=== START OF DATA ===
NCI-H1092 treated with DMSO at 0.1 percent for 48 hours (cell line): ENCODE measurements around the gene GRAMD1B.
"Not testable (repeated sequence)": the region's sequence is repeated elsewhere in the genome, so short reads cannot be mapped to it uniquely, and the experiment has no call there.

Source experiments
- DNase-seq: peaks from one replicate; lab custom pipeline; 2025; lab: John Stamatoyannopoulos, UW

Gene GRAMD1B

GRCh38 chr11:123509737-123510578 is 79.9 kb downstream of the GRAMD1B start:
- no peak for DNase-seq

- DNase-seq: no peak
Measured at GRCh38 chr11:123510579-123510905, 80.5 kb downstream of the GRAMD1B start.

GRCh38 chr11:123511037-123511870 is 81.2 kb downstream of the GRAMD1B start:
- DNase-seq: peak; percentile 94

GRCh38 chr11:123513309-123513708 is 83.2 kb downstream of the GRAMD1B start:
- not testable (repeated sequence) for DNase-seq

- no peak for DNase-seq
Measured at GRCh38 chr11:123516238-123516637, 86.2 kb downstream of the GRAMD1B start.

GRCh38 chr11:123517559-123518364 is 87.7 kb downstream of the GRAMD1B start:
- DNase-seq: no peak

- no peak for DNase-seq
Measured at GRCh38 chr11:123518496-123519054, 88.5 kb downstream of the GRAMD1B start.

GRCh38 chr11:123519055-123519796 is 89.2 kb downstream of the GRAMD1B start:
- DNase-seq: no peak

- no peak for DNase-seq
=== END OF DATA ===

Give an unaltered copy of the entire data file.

NCI-H1092 treated with DMSO at 0.1 percent for 48 hours (cell line): ENCODE measurements around the gene GRAMD1B.
"Not testable (repeated sequence)": the region's sequence is repeated elsewhere in the genome, so short reads cannot be mapped to it uniquely, and the experiment has no call there.

Source experiments
- DNase-seq: peaks from one replicate; lab custom pipeline; 2025; lab: John Stamatoyannopoulos, UW

Gene GRAMD1B

GRCh38 chr11:123509737-123510578 is 79.9 kb downstream of the GRAMD1B start:
- no peak for DNase-seq

- DNase-seq: no peak
Measured at GRCh38 chr11:123510579-123510905, 80.5 kb downstream of the GRAMD1B start.

GRCh38 chr11:123511037-123511870 is 81.2 kb downstream of the GRAMD1B start:
- DNase-seq: peak; percentile 94

GRCh38 chr11:123513309-123513708 is 83.2 kb downstream of the GRAMD1B start:
- not testable (repeated sequence) for DNase-seq

- no peak for DNase-seq
Measured at GRCh38 chr11:123516238-123516637, 86.2 kb downstream of the GRAMD1B start.

GRCh38 chr11:123517559-123518364 is 87.7 kb downstream of the GRAMD1B start:
- DNase-seq: no peak

- no peak for DNase-seq
Measured at GRCh38 chr11:123518496-123519054, 88.5 kb downstream of the GRAMD1B start.

GRCh38 chr11:123519055-123519796 is 89.2 kb downstream of the GRAMD1B start:
- DNase-seq: no peak

- no peak for DNase-seq